We're all about the Draft right now at MLB Pipeline. Toward the end of last week, we unveiled an expanded Top 200 Prospects list and my first crack at projecting the first round. Already this week, we've presented a 2010 redraft, sweet-swinging Tennessee high schooler Robert Hassell's memories of facing
We're all about the Draft right now at MLB Pipeline. Toward the end of last week, we unveiled an expanded Top 200 Prospects list and my first crack at projecting the first round. Already this week, we've presented a 2010 redraft, sweet-swinging Tennessee high schooler Robert Hassell's memories of facing Mo'ne Davis in the Little League World Series, a feature on Arkansas outfielder Heston Kjerstad and a look at the Draft's best two-way prospects.
Let's keep the Draft coverage rolling with an all-Draft edition of the Pipeline Inbox ...
There's so little concrete information even late in the first round that doing a three- or five-round projection would be just a series of random guesses. But I get that the Draft matters to fans of the Orioles, who have the Nos. 2, 30 and 39 overall selections, so how about I list the players who didn't make my 29-pick mock last week whom I expect to be the next 10 guys off the board?
In order of their ranking on our Draft Top 200:
Nick Bitsko, RHP, Central Bucks East HS, Doylestown, Pa. (No. 14)
Bryce Jarvis, RHP, Duke (No. 25)
Chris McMahon, RHP, Miami (No. 29)
Casey Martin, SS, Arkansas (No. 30)
Jordan Walker, 3B, Decatur (Ga.) HS (No. 33)
Jordan Westburg, SS, Mississippi State (No. 37)
C.J. Van Eyk, RHP, Florida State (No. 39)
Aaron Sabato, 1B, North Carolina (No. 41)
Dax Fulton, LHP, Mustang (Okla.) HS (No. 43)
Jared Shuster, LHP, Wake Forest (No. 78)
If they want him, the Orioles are in a great position to go get Bitsko, who could be the best high school pitcher in the Draft. Because he reclassified to the 2020 Draft in January and never got to pitch in a game this spring, he hasn't been scouted heavily, which may make teams reluctant to use their first pick on him. Baltimore's second choice comes before any other club's, and it has the largest bonus pool at $13,894,300.
First, don't worry about Torkelson's position. The Arizona State slugger's combination of hitting prowess, power and plate discipline is so special that he might be the best offensive player to come out of college baseball since Mark Teixeira in 2001. Most teams would love the chance to take him with the No. 1 overall pick.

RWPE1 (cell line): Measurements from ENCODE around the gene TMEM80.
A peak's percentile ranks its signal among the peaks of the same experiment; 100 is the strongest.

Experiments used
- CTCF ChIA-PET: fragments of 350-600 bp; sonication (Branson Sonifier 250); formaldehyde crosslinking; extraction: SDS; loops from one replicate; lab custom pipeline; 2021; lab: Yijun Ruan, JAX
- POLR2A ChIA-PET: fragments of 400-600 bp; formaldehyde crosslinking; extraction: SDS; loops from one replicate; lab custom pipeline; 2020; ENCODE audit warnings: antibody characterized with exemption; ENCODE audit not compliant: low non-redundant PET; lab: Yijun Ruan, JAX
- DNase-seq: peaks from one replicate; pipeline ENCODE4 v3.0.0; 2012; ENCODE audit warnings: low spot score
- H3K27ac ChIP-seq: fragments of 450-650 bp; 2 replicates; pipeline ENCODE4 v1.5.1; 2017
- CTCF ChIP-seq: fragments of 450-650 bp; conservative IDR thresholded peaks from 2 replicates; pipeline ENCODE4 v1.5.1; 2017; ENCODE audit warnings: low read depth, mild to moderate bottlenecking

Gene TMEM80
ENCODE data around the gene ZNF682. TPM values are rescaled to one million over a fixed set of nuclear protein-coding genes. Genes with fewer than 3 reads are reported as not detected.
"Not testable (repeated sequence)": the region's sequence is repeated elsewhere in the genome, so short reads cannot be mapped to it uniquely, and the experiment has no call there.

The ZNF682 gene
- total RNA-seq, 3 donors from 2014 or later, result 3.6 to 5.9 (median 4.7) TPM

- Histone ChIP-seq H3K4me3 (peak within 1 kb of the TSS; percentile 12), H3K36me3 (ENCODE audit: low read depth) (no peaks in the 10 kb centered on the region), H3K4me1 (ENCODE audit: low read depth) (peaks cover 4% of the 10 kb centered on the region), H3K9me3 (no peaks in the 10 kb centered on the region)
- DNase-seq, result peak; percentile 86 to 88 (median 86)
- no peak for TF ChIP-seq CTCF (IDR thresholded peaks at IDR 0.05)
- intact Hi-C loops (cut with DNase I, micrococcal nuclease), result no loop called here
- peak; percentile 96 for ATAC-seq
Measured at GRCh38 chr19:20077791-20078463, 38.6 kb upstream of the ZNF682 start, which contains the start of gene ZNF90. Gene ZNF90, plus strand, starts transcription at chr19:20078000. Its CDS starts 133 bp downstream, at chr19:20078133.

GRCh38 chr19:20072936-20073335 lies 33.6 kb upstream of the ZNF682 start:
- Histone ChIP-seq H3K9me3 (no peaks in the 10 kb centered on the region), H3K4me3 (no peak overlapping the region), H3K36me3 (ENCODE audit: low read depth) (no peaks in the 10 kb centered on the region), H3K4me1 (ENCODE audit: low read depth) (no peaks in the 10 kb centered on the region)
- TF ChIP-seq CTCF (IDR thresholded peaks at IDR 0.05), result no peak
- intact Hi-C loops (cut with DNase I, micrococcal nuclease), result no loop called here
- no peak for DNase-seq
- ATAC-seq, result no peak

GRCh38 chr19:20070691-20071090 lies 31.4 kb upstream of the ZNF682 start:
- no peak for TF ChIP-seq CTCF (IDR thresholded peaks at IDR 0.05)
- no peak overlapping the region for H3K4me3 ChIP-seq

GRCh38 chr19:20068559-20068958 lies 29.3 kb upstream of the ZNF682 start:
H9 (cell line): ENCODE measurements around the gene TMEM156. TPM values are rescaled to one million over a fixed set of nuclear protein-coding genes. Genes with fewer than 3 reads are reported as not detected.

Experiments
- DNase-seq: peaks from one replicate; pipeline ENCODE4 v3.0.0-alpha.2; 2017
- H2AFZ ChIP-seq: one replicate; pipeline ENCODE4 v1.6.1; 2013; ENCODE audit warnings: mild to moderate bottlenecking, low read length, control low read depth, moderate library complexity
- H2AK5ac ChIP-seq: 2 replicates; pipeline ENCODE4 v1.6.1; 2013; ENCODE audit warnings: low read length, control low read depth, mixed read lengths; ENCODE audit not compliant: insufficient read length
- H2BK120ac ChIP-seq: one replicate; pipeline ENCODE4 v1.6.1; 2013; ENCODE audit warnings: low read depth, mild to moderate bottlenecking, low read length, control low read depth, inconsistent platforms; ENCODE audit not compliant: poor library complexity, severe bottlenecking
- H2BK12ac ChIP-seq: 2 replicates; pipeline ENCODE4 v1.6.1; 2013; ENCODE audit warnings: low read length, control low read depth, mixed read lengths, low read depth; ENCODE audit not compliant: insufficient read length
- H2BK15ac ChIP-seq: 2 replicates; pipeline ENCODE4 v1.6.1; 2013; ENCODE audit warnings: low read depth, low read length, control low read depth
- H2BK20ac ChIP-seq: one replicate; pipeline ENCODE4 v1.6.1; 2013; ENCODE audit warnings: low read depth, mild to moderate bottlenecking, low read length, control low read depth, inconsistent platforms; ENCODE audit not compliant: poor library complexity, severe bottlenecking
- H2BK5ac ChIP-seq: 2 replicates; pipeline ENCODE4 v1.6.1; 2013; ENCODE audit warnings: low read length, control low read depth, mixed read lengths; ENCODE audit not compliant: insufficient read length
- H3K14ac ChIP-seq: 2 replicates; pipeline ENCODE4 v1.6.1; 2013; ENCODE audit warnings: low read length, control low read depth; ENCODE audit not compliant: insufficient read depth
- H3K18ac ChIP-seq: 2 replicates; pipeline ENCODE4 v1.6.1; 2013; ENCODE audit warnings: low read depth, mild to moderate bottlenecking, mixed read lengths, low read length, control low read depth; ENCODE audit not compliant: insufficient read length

Though he has below-average speed, Torkelson is a bit underrated as an athlete and may be able to handle a position other than first base. Third base is probably a stretch in terms of range and arm strength, but he may be able to play left field. And it really won't matter -- his bat is that good.
Could you expound on the defensive expectations for Vanderbilt's Austin Martin? I've seen it mentioned that he had throwing issues this spring. Is that a concern going forward? What level of defender does he project to be at third base, second base and/or center field?
-- Ben W., Oxford, Miss.
While no one doubts that Martin will hit, there are questions about where he'll wind up defensively. Scouts had hoped to see him at shortstop this spring, but Vanderbilt went with freshman Carter Young instead. Martin opened the season at third base, didn't look good throwing there during the first weekend and shifted to center field.
Martin has had some arm-related injuries and there are times when he looks tentative making throws, so some clubs do have concerns. He has twitchy athleticism and soft hands, but his arm could limit him at third base. He's more of a solid than a plus runner, so he projects more as an average-to-solid defender in center field and could be better than that at second base.
Let's start by ranking three of the best college arms (Minnesota right-hander Max Meyer, Louisville left-hander Reid Detmers, Tennessee southpaw Garrett Crochet) and our two top-rated prep pitchers (Oregon righty Mick Abel, Texas righty Jared Kelley) in terms of ceilings and floors ...
Ceiling: Meyer, Crochet, Abel, Kelley, Detmers
Floor: Detmers, Meyer, Abel, Crochet, Kelley
So if I were weighing both upside and risk, and I tend to err on the side of upside, I'd go Meyer, Abel, Detmers, Crochet, Kelley. That's no knock on Kelley -- I like all five of these guys and they all fit in the first 18 spots on our Draft Top 200.
I've heard more college bats than college arms for the Pirates at No. 7. I don't think Meyer or Detmers is out of the realm of possibility, but Florida high school outfielder Zac Veen or Arkansas outfielder Heston Kjerstad seem more likely based on intel a month before the Draft.
Jim Callis is a reporter for MLB.com. Follow @jimcallisMLB on Twitter. Listen to him on the weekly Pipeline Podcast.